Panhandling, on the panhandler’s side, remains illegal in San Antonio and violations carry a $200-$500 fine. It’s illegal to solicit money or things of value within 50 feet of certain areas, including banks, ATMs, parking meters/pay stations, outdoor dining areas, bus stops, stop lights and intersections, and more. It’s basically illegal everywhere “the public is considered vulnerable, or where solicitation would interfere with the flow of traffic.”

Permits are available by application to gain very limited, short-term access to roadways in order to collect money for charities. For example, during the San Antonio Fire Department’s Fill the Boot Campaign, firefighters are allowed to solicit donations from vehicles stopped at a traffic light.

SAPD has been working with the District Attorney’s office and Health and Human Services departments to develop avenues for repeat offenders to either enter rehabilitation facilities voluntarily or by court order.

After three or more citations, the District Attorney has the ability to increase a “frequent flyer’s” offense from a Class C misdemeanor – essentially a $500 traffic ticket  – to a Class B misdemeanor – a $2,000 fine and up to six months in jail.

*Featured/top image: Earl holds up his cardboard sign in hopes of receiving change from drivers passing by. Photo by Scott Ball.

Related Stories:

Panhandling and Faithful Citizenship

SAPD to Propose Anti-Panhandling Ordinance

San Antonio, Let’s Have a Conversation About Poverty

City Planning for San Antonio Growth Bomb

A Deeper Definition of Poverty in San Antonio

9 thoughts on “McManus Drops Panhandling Ordinance, Launches Awareness Campaign

  1. I still can’t believe this was a real story. When I read about this proposal originally, I thought, “man, the Onion sure isn’t that funny anymore.”

  2. How is fining a homeless panhandler $500 to $2000 for repeat offenses any sort of a solution? If these folks had this kind of money, the problem could ipso facto be solved. The problem is investors who buy up housing and keep it vacant if no one can afford the high rent they need to make profits.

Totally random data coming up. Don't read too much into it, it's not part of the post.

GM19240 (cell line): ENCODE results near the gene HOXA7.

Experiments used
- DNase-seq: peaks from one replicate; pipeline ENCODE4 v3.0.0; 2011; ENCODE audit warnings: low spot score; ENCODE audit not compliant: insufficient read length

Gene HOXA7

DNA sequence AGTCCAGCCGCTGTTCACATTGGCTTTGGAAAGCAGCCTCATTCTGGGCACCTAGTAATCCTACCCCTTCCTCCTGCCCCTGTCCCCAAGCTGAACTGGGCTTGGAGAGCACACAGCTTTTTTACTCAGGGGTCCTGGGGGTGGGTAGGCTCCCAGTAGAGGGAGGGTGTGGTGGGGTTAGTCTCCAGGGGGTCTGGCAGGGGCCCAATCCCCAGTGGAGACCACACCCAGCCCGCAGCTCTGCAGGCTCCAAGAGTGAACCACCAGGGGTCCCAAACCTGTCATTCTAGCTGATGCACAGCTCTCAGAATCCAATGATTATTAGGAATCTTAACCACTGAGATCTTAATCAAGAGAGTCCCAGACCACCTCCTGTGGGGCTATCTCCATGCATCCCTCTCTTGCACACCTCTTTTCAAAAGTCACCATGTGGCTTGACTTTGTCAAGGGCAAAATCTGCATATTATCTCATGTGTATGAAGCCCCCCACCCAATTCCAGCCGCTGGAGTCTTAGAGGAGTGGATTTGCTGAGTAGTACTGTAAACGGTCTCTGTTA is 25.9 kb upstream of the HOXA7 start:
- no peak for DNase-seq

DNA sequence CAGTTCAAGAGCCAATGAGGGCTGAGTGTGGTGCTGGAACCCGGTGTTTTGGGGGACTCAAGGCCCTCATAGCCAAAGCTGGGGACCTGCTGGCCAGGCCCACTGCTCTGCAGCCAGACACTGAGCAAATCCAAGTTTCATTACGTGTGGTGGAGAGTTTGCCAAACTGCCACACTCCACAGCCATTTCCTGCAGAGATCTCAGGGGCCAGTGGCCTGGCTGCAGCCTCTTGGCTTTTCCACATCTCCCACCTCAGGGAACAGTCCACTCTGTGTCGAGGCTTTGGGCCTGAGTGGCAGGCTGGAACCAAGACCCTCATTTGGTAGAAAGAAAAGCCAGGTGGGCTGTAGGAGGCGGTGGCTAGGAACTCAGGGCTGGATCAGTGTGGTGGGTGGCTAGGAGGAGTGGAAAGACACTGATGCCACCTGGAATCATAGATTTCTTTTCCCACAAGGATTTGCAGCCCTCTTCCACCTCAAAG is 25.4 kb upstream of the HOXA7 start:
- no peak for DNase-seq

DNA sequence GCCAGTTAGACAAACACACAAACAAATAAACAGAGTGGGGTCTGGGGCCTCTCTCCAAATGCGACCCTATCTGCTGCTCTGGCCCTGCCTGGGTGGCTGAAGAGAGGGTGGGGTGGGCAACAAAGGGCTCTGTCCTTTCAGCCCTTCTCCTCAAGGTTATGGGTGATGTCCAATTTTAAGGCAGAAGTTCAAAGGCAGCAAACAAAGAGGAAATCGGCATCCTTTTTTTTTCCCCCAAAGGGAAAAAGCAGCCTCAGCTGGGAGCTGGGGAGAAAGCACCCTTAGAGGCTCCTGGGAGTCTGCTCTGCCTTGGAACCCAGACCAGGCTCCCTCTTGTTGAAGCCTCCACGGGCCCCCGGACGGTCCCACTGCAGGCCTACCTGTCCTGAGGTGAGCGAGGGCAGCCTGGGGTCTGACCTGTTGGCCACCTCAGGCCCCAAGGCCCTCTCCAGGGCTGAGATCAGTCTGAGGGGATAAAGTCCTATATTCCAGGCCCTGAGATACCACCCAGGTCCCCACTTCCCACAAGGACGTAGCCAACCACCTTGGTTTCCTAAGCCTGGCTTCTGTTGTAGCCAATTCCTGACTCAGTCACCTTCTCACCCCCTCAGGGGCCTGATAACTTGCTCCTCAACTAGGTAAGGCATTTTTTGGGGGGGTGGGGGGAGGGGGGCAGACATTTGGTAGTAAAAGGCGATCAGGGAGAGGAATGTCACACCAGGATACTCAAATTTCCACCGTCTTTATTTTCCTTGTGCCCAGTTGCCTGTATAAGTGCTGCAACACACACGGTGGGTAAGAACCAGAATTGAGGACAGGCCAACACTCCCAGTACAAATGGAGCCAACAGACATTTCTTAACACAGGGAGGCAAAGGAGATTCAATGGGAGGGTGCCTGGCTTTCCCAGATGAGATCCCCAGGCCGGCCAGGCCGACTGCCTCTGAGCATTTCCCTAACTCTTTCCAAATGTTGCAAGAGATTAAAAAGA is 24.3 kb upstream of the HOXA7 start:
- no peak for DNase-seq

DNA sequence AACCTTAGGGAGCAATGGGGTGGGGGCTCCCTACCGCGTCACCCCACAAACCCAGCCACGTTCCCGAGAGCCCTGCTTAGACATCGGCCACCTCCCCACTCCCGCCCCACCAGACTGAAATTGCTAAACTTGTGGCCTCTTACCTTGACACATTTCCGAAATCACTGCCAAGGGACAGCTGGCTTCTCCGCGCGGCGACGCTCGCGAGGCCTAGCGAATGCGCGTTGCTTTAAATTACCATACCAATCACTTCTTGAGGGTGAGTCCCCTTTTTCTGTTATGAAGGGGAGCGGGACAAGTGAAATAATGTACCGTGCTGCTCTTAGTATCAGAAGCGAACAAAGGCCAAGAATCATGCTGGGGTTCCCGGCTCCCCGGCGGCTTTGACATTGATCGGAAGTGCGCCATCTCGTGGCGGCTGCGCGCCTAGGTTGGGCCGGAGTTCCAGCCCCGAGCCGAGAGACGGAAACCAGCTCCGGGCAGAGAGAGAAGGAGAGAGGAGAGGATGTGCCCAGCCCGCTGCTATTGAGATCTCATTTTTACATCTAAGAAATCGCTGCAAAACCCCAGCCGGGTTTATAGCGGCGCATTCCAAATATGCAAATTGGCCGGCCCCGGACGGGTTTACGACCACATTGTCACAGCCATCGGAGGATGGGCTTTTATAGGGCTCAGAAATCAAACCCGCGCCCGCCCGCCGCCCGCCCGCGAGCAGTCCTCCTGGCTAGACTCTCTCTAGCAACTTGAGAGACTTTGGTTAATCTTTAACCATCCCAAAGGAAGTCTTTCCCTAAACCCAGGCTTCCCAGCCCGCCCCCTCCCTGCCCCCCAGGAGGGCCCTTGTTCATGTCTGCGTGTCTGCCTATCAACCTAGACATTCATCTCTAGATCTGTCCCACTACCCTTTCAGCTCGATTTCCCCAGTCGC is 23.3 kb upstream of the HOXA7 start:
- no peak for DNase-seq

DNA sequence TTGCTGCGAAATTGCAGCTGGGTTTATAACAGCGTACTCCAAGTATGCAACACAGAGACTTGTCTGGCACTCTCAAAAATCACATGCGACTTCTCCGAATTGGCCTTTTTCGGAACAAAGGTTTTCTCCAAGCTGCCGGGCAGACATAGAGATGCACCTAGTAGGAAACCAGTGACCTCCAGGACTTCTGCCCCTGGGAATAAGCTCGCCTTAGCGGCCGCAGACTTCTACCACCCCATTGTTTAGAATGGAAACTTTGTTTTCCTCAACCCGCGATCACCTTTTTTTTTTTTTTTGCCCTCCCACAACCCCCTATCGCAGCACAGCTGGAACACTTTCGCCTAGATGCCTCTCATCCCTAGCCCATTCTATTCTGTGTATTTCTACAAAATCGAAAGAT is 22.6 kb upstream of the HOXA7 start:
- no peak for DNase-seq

3. Why do these stories always fail to mention that McManus is set to retire in the next weeks and work security for CPS Energy? Why was a major policing policy change suggested by a retiring officer in his last days in the role given any consideration by Council at all?

    And why has the City or local press (RR?) never mapped San Antonio’s unusual existing ‘aggressive’ panhandling ordinance restrictions – which appear to push panhandling into traffic?

    The City’s existing ordinance would likely not survive a court challenge, as panhandling is protected by the First Amendment and the City’s current ‘place’ restrictions on this form of free speech are unprecedented, onerous and put the public at risk.

  4. And with all the discussion currently about homelessness and vacant buildings in
    San Antonio, why is there no connection with Housing First or expansion of living wage law in
    San Antonio?

    The privatized downtown ‘Amigos’ who represent the City and help enforce the panhandling ordinance (“watchful for unwanted behaviors”) start at $8 or $9 an hour and receive no City benefits.

    Would you rather support policing and regulation or workers and housing?

  5. Good that he withdrew his proposal. Now he should back off on Uber and Lyft. Then it’s time for him to go.

  6. Thank goodness! McManus is more sensible than many politicians. I opposed this idea, but I figured it would go through anyway, as most bad ideas do.

Leave a Reply

Your email address will not be published. Required fields are marked *